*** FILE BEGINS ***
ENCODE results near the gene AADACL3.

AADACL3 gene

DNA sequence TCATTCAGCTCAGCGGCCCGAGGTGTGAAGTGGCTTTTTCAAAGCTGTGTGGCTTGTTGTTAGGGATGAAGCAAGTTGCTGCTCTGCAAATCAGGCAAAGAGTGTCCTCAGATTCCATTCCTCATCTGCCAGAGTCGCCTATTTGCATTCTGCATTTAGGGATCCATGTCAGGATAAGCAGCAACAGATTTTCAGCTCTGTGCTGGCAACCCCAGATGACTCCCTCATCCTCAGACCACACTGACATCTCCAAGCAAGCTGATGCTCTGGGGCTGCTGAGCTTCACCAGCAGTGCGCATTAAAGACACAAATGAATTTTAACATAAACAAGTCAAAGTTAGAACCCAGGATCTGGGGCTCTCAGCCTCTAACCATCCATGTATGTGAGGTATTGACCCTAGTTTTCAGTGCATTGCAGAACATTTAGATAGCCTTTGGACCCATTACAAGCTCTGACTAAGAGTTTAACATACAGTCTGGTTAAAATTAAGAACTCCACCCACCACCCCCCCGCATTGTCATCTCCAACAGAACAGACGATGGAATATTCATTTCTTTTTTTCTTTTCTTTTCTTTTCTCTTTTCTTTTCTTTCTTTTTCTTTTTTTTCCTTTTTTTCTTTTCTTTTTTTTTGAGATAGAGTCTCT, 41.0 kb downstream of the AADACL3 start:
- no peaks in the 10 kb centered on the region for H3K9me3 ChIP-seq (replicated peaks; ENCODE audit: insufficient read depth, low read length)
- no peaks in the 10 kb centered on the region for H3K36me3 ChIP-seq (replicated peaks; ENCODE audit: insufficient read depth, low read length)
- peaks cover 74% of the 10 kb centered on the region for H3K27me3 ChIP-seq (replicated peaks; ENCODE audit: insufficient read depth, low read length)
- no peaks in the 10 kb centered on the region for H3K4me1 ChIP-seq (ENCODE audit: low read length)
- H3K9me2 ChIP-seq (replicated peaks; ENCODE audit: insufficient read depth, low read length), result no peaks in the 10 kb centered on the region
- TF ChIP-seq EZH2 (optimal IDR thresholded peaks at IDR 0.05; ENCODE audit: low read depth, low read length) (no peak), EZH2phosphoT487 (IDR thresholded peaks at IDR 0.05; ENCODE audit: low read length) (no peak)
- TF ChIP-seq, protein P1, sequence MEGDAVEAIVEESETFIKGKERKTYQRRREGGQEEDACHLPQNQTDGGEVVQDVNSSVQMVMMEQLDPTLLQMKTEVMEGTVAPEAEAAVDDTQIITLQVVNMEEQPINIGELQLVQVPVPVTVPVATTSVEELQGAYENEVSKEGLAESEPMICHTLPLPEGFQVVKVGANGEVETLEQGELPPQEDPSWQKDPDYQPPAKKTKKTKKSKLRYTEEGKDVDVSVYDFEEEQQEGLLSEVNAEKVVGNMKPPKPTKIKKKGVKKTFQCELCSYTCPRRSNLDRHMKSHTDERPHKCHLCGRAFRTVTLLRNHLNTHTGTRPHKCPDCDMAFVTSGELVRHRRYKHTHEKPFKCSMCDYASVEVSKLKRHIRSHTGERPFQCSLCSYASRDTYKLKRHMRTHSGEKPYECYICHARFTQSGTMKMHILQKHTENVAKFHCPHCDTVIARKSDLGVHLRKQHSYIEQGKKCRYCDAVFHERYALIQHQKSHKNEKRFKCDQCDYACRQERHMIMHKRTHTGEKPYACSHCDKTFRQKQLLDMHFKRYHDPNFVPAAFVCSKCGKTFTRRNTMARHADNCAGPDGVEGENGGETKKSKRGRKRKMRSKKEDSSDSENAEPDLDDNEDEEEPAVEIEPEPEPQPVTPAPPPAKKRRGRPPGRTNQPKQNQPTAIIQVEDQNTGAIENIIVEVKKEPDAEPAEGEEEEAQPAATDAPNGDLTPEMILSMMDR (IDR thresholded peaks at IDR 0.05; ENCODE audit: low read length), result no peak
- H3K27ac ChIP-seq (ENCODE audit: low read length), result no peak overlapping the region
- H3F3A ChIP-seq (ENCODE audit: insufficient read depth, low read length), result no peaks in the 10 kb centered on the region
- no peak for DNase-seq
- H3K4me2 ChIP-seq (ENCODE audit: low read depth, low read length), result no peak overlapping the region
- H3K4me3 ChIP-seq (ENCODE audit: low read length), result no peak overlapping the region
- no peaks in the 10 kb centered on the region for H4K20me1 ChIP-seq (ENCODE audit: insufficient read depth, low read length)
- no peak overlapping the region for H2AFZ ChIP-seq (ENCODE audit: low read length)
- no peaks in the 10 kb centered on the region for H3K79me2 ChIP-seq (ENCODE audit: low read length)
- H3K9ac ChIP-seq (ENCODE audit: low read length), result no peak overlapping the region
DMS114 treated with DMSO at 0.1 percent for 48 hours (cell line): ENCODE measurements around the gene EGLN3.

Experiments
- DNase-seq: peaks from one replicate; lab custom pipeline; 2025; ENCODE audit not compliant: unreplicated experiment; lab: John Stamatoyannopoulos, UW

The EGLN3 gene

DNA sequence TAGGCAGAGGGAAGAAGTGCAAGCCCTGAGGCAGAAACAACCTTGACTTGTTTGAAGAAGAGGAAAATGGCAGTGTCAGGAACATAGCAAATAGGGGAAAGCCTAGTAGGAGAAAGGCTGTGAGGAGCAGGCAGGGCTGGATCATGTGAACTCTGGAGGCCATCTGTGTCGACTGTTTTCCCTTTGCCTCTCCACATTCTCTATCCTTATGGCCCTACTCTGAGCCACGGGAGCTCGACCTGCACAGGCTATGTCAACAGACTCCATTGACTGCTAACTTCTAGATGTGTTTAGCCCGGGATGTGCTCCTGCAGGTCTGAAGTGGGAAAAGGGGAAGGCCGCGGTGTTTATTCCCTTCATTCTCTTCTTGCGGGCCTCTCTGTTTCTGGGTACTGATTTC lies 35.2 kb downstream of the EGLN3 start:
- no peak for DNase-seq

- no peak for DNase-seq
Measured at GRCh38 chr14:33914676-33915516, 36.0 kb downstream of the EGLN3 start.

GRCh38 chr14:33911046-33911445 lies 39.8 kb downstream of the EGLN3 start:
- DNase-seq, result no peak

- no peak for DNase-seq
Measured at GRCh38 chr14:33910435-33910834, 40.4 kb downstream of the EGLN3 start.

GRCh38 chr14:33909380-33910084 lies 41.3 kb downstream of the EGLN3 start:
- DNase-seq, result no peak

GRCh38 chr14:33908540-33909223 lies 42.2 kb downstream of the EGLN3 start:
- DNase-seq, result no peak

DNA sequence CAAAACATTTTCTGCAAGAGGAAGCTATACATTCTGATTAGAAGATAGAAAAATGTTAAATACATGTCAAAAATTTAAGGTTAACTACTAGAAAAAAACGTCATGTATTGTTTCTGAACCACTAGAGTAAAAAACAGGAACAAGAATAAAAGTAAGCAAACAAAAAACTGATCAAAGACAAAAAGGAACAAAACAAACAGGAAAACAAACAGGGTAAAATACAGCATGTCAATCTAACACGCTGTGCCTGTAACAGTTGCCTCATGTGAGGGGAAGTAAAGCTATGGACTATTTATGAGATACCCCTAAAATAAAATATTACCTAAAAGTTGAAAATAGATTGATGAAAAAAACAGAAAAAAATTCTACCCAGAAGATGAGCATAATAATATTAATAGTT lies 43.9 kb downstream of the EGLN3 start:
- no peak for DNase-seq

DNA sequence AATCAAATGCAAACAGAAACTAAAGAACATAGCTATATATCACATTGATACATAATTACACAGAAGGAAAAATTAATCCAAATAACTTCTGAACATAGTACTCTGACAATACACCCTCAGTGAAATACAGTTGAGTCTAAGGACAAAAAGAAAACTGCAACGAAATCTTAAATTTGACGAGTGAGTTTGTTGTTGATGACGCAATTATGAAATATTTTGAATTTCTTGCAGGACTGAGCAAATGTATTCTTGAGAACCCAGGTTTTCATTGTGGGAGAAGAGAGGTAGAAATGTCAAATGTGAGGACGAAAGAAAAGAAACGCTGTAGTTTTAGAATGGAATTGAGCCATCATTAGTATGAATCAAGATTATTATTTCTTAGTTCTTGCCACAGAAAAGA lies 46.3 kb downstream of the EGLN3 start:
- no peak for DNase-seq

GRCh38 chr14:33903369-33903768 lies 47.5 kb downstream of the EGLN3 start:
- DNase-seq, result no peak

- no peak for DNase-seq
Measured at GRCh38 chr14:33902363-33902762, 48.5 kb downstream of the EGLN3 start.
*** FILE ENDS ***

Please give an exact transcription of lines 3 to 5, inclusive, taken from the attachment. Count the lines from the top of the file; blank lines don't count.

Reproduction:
DNA sequence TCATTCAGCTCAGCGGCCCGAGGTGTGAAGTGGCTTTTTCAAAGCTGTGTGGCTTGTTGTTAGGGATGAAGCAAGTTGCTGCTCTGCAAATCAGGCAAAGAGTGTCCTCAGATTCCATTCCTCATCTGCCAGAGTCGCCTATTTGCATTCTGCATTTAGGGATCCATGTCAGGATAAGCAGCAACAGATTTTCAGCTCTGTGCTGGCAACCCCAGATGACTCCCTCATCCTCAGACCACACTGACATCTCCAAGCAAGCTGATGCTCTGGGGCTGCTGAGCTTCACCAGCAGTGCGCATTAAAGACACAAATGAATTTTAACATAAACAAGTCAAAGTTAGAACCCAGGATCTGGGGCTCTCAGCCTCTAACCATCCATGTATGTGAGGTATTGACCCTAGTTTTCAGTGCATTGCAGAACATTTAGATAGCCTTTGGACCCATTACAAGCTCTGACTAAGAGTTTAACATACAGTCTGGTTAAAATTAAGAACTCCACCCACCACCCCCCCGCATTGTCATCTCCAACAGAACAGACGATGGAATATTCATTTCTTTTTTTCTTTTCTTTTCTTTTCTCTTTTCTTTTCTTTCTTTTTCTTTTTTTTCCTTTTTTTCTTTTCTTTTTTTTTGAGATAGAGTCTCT, 41.0 kb downstream of the AADACL3 start:
- no peaks in the 10 kb centered on the region for H3K9me3 ChIP-seq (replicated peaks; ENCODE audit: insufficient read depth, low read length)
- no peaks in the 10 kb centered on the region for H3K36me3 ChIP-seq (replicated peaks; ENCODE audit: insufficient read depth, low read length)